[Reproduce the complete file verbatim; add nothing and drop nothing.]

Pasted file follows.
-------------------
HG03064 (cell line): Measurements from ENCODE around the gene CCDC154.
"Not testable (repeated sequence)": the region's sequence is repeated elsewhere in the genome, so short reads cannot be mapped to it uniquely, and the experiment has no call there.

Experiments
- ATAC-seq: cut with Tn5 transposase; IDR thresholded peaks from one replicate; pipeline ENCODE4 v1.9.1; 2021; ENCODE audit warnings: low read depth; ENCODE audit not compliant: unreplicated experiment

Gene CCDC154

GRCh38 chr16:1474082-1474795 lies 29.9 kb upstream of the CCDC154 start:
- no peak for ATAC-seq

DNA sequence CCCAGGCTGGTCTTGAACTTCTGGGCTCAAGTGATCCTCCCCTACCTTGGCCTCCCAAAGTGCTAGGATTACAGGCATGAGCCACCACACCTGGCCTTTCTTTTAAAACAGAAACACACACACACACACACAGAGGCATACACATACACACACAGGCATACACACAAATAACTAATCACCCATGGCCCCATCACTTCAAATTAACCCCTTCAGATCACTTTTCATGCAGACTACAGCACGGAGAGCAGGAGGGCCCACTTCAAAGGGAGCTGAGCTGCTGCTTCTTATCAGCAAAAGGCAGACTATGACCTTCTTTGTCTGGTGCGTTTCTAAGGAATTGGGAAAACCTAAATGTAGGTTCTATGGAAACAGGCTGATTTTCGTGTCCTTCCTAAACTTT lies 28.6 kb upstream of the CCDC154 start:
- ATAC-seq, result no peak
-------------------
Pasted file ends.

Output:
HG03064 (cell line): Measurements from ENCODE around the gene CCDC154.
"Not testable (repeated sequence)": the region's sequence is repeated elsewhere in the genome, so short reads cannot be mapped to it uniquely, and the experiment has no call there.

Experiments
- ATAC-seq: cut with Tn5 transposase; IDR thresholded peaks from one replicate; pipeline ENCODE4 v1.9.1; 2021; ENCODE audit warnings: low read depth; ENCODE audit not compliant: unreplicated experiment

Gene CCDC154

GRCh38 chr16:1474082-1474795 lies 29.9 kb upstream of the CCDC154 start:
- no peak for ATAC-seq

DNA sequence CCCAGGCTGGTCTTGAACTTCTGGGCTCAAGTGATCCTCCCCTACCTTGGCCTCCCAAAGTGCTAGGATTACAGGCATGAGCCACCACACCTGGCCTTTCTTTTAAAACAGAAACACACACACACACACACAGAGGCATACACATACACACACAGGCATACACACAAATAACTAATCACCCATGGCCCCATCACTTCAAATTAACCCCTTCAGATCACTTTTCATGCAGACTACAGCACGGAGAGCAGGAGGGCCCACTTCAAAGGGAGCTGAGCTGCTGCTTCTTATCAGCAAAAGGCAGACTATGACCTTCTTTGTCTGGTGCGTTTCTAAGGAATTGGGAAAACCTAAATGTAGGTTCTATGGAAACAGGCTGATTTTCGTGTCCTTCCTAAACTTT lies 28.6 kb upstream of the CCDC154 start:
- ATAC-seq, result no peak